The bill presented to parliament to make 18 the eligibility age for voting must be viewed with some caution. To begin with Sri Lanka is a country where its citizens are not rated very high on the ‘global’ list of people who are responsible. The manner in which people moved about and travelled extensively during the festive April New Year season proves this!
Casting your vote is a responsible job. Questions are raised as to whether an 18 year-old adult would be mature enough to exercise his franchise for the betterment of the country?
The youth must engage more in social activities and attempts made to grant them voting rights as early as 18 would make them thinking citizens.
However, this is a ‘me’ era and most youth engaging in any activity, even when casting a vote, would ask themselves the simple question ‘what’s in it for me?’. This is unfortunately an era where the individual promotes him or herself above anything else; leave alone the country. Some youth might not even bother visiting the polling station if they have to sacrifice something they consider is more important to them!
Most youth are self-centered and might not be well informed about who is seeking an opportunity to enter parliament or serve the local government.
According to the constitution any individual who has reached age 19 is eligible to vote. The Bill if passed intends to amend the ‘Registration of Elections Act No 44 of 1980.
There is promising literature available from the last parliamentary elections where 31.95% voters out of 16,263885 voters were youth. If 18 year olds are given the greenlight to vote in the future that would bring in sufficient numbers to cause a ‘tremor’ if not an upset at elections.
But voter taste which is influenced by differences in culture, issues concerning race, poverty and religion can blind the young voter. Just for the record in the early 1990s a group comprising youth (the writer was witness to the incident) were playing badminton on the road and a lawmaker passing by stopped and inquired what these youth wish to have. They asked for a badminton court in the area and there was a positive response from the politician, but as a short-term measure they were supplied with enough shuttlecocks that evening itself. To whom they cast their votes was soon a foregone conclusion.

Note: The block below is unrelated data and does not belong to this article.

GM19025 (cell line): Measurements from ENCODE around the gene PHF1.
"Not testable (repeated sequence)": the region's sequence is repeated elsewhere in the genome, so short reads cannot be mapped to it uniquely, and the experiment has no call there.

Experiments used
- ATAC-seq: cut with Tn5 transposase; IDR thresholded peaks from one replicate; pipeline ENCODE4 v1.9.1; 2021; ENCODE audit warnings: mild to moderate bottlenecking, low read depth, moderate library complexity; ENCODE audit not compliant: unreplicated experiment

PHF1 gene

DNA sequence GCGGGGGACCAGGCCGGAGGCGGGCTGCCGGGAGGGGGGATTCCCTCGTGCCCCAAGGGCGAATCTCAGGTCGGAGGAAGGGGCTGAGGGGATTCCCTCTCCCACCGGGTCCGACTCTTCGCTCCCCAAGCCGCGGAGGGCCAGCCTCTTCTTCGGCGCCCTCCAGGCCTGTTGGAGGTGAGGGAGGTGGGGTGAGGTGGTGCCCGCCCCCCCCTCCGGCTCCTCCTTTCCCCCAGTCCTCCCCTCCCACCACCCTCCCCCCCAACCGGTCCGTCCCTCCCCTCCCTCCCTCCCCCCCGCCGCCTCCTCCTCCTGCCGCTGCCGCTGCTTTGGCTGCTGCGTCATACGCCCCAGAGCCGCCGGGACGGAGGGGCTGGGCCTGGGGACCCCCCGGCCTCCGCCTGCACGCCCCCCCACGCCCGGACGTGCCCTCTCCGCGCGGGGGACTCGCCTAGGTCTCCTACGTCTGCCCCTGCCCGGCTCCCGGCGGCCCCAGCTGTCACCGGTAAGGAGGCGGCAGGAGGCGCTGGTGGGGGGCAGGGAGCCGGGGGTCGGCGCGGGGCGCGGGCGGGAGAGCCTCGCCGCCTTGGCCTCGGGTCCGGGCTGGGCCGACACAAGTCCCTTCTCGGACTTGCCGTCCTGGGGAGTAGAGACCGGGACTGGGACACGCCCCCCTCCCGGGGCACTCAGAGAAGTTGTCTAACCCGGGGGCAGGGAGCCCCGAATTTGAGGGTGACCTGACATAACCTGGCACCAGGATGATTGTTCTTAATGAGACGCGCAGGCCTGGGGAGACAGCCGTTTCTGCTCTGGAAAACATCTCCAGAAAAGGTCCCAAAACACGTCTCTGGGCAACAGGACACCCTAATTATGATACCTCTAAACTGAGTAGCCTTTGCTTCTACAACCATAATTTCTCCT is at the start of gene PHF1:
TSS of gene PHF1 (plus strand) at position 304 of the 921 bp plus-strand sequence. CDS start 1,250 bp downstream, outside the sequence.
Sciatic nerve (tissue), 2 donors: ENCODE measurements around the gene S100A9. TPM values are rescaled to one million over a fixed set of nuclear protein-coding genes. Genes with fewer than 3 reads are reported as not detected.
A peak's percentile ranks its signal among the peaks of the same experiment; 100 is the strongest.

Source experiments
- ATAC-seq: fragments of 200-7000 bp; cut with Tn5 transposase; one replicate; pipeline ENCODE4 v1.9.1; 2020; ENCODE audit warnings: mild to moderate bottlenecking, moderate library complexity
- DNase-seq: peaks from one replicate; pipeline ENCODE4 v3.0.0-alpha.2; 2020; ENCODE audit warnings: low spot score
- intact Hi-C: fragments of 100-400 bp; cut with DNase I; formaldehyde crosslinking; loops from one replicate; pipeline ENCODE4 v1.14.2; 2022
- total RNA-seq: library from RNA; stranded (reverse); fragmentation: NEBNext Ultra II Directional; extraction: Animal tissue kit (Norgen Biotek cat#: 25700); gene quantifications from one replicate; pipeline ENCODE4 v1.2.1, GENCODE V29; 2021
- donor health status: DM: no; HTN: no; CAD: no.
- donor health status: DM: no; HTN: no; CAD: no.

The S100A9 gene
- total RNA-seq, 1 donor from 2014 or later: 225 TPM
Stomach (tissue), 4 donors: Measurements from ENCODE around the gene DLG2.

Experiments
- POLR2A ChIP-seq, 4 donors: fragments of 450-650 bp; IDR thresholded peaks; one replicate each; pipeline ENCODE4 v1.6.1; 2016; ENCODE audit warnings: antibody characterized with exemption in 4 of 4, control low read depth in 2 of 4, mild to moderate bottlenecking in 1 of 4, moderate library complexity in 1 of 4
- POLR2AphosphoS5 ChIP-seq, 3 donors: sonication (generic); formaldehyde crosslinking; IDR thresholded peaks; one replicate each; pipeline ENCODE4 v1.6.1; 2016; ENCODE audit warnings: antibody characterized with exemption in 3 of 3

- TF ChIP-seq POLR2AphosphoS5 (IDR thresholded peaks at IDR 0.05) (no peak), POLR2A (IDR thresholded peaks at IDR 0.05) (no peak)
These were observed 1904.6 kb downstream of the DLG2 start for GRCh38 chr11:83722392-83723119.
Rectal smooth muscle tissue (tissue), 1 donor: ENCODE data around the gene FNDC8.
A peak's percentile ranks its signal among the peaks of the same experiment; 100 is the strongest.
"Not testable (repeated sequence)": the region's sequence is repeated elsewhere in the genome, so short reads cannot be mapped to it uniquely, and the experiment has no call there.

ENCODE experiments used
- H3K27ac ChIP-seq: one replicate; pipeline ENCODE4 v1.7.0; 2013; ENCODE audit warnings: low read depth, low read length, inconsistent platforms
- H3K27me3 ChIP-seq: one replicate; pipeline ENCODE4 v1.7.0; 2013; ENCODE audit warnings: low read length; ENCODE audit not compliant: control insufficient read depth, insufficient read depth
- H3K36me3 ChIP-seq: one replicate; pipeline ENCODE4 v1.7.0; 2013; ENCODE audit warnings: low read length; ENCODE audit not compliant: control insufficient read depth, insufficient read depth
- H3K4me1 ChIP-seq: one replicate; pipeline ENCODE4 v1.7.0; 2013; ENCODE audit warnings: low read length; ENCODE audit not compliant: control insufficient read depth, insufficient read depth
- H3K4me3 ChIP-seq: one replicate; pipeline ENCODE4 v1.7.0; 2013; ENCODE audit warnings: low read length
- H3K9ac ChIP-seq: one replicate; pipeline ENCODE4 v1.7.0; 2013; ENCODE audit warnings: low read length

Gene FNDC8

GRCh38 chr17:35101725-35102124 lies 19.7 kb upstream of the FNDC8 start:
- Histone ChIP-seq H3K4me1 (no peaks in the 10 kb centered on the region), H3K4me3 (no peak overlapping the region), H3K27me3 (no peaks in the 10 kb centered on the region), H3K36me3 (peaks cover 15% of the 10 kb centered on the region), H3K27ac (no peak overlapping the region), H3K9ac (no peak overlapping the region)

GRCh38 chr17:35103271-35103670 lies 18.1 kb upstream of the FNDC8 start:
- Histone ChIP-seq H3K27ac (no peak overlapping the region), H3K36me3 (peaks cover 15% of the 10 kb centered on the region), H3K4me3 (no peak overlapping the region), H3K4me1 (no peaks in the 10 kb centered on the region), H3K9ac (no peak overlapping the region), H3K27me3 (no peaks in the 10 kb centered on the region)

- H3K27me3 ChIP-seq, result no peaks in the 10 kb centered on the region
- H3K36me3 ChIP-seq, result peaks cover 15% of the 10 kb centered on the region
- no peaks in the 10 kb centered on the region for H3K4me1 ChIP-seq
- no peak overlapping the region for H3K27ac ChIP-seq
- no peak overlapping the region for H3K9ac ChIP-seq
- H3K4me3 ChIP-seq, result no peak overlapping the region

Impressions too count. However this information doesn’t relate to youth, but to the elderly. When the results were rolling in after the 2005 presidential elections the national television did a ‘city round’ to hear the ‘voice of the people. One charming old lady standing near a bus stop was asked for her opinion about the elections and her response was ‘there was just one candidate with a mustache so I voted for him”. Forget the old. Even the youth are attracted to personality.
If we go down memory lane some countries in the world started considering making 18 the age for voting back in 1970. There are some countries in the world which reduced the age for voting to 16; examples being Brazil and Iceland. Those who supported making the age for voting 18 years backed their opinion with the argument that if an individual can be drafted into the army to go to war they should also enjoy voting rights. In the world at large the age for voting for the young ranges between 16 and 25.
The voice of youth wanting to be part of elections in Sri Lanka was once heard loud and clear in 2019. A group representing the ‘Youth for Democracy Organization’ protested in front of the Elections Commission demanding the official age for voting be made 18. Nothing transpired however.
This bill is likely to be passed and more youth would enjoy their franchise. Though Sri Lanka started conducting elections from 1947 there is one that stands tall in a long list of polls which shaped the face of this country. It would augur well for the future of our youth to study the 2015 presidential elections because that was one that the majority voters (the winners) did away with extremist Sinhala and Tamil views!